Will AI and Chat GPT take my design job?
It’s a loaded moment in the tech industry. Navigating your social feed or reading a tech news site will barrage you with personal stories of large-scale layoffs. These layoffs have gone on for months and have impacted some of the most talented people in our industry. Many layoffs weren’t performance-related, and people were simply on the wrong team or part of the organization. Job insecurity, mixed with the accelerated rise of Chat GPT, Large Language Models, Stable Diffusion, and AI technology, has left many with an anxious lump in the stomach and a question: Am I going to be replaced?
I don’t have the answers, but I would like to offer a perspective. When we look at history, there are moments of immense change—a tipping point. I am not going into full detail in this post as many great sources dive deep into subjects of various revolutions. Still, I would like to surface a couple related to our industry to help set a foundation and view the rise of AI as a potential “revolutionary” moment.
The printing press
Before the printing press, books were either handwritten or created with a block-printed method achieved by creating hand-carved wood block panels. Unfortunately, both methods were expensive and inefficient. Because of this, books were accessible only to the wealthy. As you can imagine, this entrenched knowledge, education, and opportunities.
The precise date of the first printing press is unknown. However, it originated in China and made its way to Europe. Once in Europe, Gutenberg innovated the idea of woodblock and replaced panels with individual metal blocks representing each character creating “movable type.” This flexibility, paired with the innovation of new inks that worked with metal blocks, opened the door for the mass printing of books (the Bible) and later periodicals.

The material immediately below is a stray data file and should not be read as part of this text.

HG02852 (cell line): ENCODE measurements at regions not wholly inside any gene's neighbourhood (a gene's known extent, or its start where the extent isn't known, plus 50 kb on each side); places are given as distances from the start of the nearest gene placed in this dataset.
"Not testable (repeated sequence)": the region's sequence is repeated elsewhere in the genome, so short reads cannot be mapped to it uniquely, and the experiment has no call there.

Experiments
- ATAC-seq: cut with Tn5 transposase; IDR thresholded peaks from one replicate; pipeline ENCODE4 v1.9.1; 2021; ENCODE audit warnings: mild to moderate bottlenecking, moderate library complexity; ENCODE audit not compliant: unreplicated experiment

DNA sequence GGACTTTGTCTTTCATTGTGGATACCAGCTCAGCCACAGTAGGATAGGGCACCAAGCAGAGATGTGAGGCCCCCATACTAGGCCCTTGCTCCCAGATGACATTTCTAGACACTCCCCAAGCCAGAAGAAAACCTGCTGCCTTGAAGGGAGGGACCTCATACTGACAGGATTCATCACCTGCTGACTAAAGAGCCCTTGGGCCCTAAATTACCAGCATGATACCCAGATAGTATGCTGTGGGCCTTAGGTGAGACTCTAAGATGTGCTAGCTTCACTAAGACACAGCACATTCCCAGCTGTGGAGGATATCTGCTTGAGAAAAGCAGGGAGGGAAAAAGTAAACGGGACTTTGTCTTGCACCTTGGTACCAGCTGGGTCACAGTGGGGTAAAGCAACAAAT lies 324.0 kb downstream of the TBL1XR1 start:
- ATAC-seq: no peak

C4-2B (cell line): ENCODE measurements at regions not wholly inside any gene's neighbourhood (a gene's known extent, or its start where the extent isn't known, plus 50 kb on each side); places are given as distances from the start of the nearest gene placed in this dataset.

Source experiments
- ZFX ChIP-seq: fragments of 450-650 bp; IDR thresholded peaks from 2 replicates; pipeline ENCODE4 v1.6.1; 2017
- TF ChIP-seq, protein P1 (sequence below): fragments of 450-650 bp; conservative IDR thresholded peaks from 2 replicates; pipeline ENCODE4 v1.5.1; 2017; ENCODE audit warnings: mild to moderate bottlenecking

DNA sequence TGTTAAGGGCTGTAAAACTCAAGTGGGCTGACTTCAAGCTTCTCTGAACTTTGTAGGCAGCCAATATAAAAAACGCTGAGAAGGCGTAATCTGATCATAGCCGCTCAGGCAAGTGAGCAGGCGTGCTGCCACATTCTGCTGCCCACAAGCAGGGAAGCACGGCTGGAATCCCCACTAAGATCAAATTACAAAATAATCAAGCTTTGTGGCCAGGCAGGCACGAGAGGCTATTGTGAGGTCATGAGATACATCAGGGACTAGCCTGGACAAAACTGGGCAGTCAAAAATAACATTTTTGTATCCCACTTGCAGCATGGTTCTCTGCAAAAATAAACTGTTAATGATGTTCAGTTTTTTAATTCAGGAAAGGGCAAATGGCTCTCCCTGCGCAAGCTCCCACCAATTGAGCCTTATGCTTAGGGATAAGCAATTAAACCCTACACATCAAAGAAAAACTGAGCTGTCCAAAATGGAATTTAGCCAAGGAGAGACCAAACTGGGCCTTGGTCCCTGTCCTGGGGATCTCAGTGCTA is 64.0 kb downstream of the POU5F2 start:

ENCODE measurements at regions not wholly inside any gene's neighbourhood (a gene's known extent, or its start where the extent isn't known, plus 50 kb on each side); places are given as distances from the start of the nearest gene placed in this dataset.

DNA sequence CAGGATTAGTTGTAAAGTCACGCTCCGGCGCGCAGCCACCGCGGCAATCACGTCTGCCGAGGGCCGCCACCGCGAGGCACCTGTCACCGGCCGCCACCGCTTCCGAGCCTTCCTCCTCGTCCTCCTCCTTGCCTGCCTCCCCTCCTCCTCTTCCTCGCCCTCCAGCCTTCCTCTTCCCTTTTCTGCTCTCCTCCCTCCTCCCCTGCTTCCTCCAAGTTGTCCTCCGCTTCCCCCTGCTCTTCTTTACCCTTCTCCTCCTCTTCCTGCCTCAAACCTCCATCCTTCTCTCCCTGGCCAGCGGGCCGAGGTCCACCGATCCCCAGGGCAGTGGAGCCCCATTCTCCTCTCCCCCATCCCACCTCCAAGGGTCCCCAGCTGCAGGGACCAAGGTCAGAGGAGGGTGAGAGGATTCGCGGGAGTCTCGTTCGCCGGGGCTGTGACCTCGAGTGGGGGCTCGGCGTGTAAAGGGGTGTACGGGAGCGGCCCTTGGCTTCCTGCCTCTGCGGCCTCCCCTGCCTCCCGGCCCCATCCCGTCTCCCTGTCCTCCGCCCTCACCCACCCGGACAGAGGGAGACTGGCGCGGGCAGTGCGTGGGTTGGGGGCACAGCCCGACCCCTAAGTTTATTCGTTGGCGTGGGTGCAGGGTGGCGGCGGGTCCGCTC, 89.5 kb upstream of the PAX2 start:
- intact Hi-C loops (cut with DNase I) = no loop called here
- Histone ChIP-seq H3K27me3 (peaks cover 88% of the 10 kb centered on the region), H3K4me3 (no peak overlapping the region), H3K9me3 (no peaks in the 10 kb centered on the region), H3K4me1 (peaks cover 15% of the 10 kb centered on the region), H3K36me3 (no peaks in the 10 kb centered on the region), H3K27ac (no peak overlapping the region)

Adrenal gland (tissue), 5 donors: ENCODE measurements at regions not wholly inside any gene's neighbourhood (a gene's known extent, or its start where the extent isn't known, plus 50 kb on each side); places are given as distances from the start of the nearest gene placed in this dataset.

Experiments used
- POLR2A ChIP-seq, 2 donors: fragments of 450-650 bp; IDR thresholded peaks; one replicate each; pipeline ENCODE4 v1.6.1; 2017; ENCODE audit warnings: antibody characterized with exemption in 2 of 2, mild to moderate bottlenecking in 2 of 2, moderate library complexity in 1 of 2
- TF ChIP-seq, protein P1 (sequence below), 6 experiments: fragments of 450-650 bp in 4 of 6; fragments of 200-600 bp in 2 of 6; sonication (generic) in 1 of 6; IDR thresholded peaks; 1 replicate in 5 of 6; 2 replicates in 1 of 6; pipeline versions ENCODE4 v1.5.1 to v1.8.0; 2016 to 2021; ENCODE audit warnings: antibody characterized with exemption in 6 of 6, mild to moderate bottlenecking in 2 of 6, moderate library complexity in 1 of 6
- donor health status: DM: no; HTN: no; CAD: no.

“Johann Gutenberg’s invention of movable-type printing quickened the spread of knowledge, discoveries, and literacy in Renaissance Europe.” Source
“The worldwide spread of the printing press meant a greater distribution of ideas that threatened the ironclad power structures of Europe.” Source
Lesson: Revolutions shift access; what was once inaccessible to many may become accessible.
The digital revolution
“Essentially, graphic designers take visual content like illustrations or photography and combine them with typography to communicate a message.” Source
Graphic design was a physical process achieved only with analog tools before computers. I don’t think we appreciate the tedium removed by computers in today’s practice. Designers would cut out printed photographs, type, and other materials and arrange them on a page with rubber cement. From there, they would paint over objects and send a final copy to be photographed and printed. Here is an excellent video overview illustrating how precise the process was:
Computers reshaped the field of design. It removed timetables and allowed designers to spend more time creating and less time on production. It reinvented the job and removed certain types of specialties, like type physical typesetters.
Lesson: Revolutions change how things are accomplished and open the doors to what is possible. But they can also disrupt how work is done and eliminate certain roles.
A change in the how
I attended college in the early 2000s—a time when people were still clinging to the days of physical design. I could have done better with X-Acto knives and glue, but it was tedious to produce my printed designs using analog methods while looking at all the new Mac Pros across the room. However, the practice gave me an appreciation for how computers can amplify our processes.